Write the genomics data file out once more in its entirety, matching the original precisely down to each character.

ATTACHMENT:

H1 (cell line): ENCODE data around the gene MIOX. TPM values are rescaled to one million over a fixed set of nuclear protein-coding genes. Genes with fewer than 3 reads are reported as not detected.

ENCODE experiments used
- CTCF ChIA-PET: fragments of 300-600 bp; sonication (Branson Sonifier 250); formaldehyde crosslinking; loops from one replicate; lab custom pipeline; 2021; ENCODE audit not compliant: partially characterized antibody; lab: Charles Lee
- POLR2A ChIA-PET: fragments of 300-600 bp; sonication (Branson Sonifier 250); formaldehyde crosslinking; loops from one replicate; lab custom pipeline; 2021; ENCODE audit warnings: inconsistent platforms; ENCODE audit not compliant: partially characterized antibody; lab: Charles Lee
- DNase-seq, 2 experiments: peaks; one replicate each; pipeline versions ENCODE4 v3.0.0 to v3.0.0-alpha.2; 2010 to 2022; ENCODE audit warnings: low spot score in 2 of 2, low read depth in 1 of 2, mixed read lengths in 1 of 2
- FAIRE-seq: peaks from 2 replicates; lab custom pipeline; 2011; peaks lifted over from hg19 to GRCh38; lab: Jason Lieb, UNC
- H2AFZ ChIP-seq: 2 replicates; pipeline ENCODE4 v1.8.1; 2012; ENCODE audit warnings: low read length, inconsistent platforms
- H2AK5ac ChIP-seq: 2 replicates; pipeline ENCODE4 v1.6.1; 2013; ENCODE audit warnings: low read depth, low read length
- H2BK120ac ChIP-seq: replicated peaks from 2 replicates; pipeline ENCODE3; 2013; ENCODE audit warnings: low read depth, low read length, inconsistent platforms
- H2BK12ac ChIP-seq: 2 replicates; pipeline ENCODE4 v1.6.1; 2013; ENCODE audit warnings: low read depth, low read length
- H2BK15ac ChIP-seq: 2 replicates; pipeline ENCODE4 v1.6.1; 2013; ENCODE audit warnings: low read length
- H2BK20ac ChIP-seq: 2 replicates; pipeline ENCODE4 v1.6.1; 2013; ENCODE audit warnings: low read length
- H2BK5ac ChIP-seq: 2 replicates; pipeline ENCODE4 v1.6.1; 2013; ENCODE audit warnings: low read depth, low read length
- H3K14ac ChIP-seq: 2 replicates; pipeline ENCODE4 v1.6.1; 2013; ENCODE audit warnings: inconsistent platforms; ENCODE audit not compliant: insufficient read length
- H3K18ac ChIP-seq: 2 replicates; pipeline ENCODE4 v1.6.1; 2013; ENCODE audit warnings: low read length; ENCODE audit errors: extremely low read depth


H1 (cell line): ENCODE data around the gene MIOX. TPM values are rescaled to one million over a fixed set of nuclear protein-coding genes. Genes with fewer than 3 reads are reported as not detected.

ENCODE experiments used
- CTCF ChIA-PET: fragments of 300-600 bp; sonication (Branson Sonifier 250); formaldehyde crosslinking; loops from one replicate; lab custom pipeline; 2021; ENCODE audit not compliant: partially characterized antibody; lab: Charles Lee
- POLR2A ChIA-PET: fragments of 300-600 bp; sonication (Branson Sonifier 250); formaldehyde crosslinking; loops from one replicate; lab custom pipeline; 2021; ENCODE audit warnings: inconsistent platforms; ENCODE audit not compliant: partially characterized antibody; lab: Charles Lee
- DNase-seq, 2 experiments: peaks; one replicate each; pipeline versions ENCODE4 v3.0.0 to v3.0.0-alpha.2; 2010 to 2022; ENCODE audit warnings: low spot score in 2 of 2, low read depth in 1 of 2, mixed read lengths in 1 of 2
- FAIRE-seq: peaks from 2 replicates; lab custom pipeline; 2011; peaks lifted over from hg19 to GRCh38; lab: Jason Lieb, UNC
- H2AFZ ChIP-seq: 2 replicates; pipeline ENCODE4 v1.8.1; 2012; ENCODE audit warnings: low read length, inconsistent platforms
- H2AK5ac ChIP-seq: 2 replicates; pipeline ENCODE4 v1.6.1; 2013; ENCODE audit warnings: low read depth, low read length
- H2BK120ac ChIP-seq: replicated peaks from 2 replicates; pipeline ENCODE3; 2013; ENCODE audit warnings: low read depth, low read length, inconsistent platforms
- H2BK12ac ChIP-seq: 2 replicates; pipeline ENCODE4 v1.6.1; 2013; ENCODE audit warnings: low read depth, low read length
- H2BK15ac ChIP-seq: 2 replicates; pipeline ENCODE4 v1.6.1; 2013; ENCODE audit warnings: low read length
- H2BK20ac ChIP-seq: 2 replicates; pipeline ENCODE4 v1.6.1; 2013; ENCODE audit warnings: low read length
- H2BK5ac ChIP-seq: 2 replicates; pipeline ENCODE4 v1.6.1; 2013; ENCODE audit warnings: low read depth, low read length
- H3K14ac ChIP-seq: 2 replicates; pipeline ENCODE4 v1.6.1; 2013; ENCODE audit warnings: inconsistent platforms; ENCODE audit not compliant: insufficient read length
- H3K18ac ChIP-seq: 2 replicates; pipeline ENCODE4 v1.6.1; 2013; ENCODE audit warnings: low read length; ENCODE audit errors: extremely low read depth